How do teams that do little or no CAD work?

There is one thing no one has mentioned yet. Just build the thing! Yes, it definitely isn’t as effective and your designs can’t be as complex. However, it does work. This past season, one of my very hands on students decided to develop a hatch mechanism. We didn’t have the resources to develop multiple CAD projects at once, but we did have an abundance of box tubing. He went to work, and 11 prototypes later created a design that functioned quite well. Once 2 pieces ended up being CADed for piston mounts.
We could have spend time designing the exact details the mechanism, and it wouldn’t have been finished. Each team has a number of “resource credits”. These can be anything from mentor distribution, workshop space (many would kill for what we have in space), parent support, etc. We didn’t have the credits to spend CADing this mechanism along with others.

This idea was past to me by @Danny_Blau, who’s current team just had a great season. Why? Because this year, rather than building a metal robot in a wood shop, they build a wooden robot in a wood shop. They understood they didn’t have the credits to allocate to building an all metal robot, and rather used them to perfect their design in other ways.

To have a really successful year, you have to know where to allocate those credits without overshooting. For us, it was only allocating CAD to certain areas, and using our other resource strengths to make up for it.


If I remember correctly, when we visited 624 before the 2018 Houston champs they told us that they only started CADing the entire robot in 2018 and they only used to CAD small parts of it before. They won 9 regionals and were finalists on 5 from 2009 (first win) until 2018 without full robot CAD, and they always have had great performance in Champs.

A lot of them don’t work, but for the most part they function off of crude sketches(I’m guilty of this as well lol).


Paper, whiteboard, verbally explaining.

Thanks for the replies. The title of the post doesn’t mean I don’t think building a robot with little or no CAD can be done. I’m just curious how it is done and I’m always looking for best practices that may help our team…

Context: Our team is highly time-constrained compared to other teams, and full detailed CAD can be very time consuming… Plus, we have many students interested in working hands-on, but only a few students who seem interested in investing time to become deeply skilled at CAD.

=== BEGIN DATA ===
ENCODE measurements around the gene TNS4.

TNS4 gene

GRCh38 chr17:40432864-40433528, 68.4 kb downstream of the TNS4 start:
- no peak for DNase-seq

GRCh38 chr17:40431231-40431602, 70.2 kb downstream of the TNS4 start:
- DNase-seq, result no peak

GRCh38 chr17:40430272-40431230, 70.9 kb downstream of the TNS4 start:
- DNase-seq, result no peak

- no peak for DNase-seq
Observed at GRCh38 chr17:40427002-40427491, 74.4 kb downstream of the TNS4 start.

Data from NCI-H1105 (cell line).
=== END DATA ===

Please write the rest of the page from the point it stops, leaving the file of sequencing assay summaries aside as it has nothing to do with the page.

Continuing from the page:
We will definitely continue to use CAD for quick iterations of 2D/geometry analysis - we can do this with just one or two CAD’ers, and the time effectiveness of this practice is amazing. I recommend it to all. However, I’m less certain about detailed CAD of the whole robot, given our current group of students and their interests.

Maybe early during build/competition season we could use game/scoring analysis & 2D/geometry analysis to decide on strategy & the basic robot design concept (i.e. what mechanisms). Then allocate space/location to each mechanism, and some mechanisms will be developed via detailed CAD (e.g. tricky things like 2019 climbing) while others are developed via just iterative physical prototyping/testing (e.g. 2019 hatch panel handler or cargo intake arm). Of course, linkage/fit ends up being trickier than if everything were resolved in CAD, but overall maybe this kind of approach will be better if we only have 2 or 3 CAD-ers and a couple dozen non-CAD-ers.

Thanks again for sharing perspectives & experiences.

Yup, at least through 2015, the team didn’t use a whole lot of CAD. We made a lot of carefully sketched drawings on graph paper that was used for machining parts and integrating systems.

I would say the reasoning behind this was largely related to our manufacturing capabilities. Back then, almost every part on the robot was made manually, without the use of CNC or other digitally controlled machines. So we would just draw everything because that’s what we had always done, and it worked pretty well.

(Note: in years prior to when I was on the team, 624 used to build out of a sponsor’s shop, so we used CAD then. Later, the team moved to a location closer to our school, and I believe the team lost access to some of the machines we used to have. I think that’s when the decision to go to paper and pencil was made.)

Since 2015, the team’s available tools have expanded to include more advanced machines, so there’s been a greater benefit to CAD, since it’s necessary to make use of the machine.

How did 1293 do it? Pretty poorly.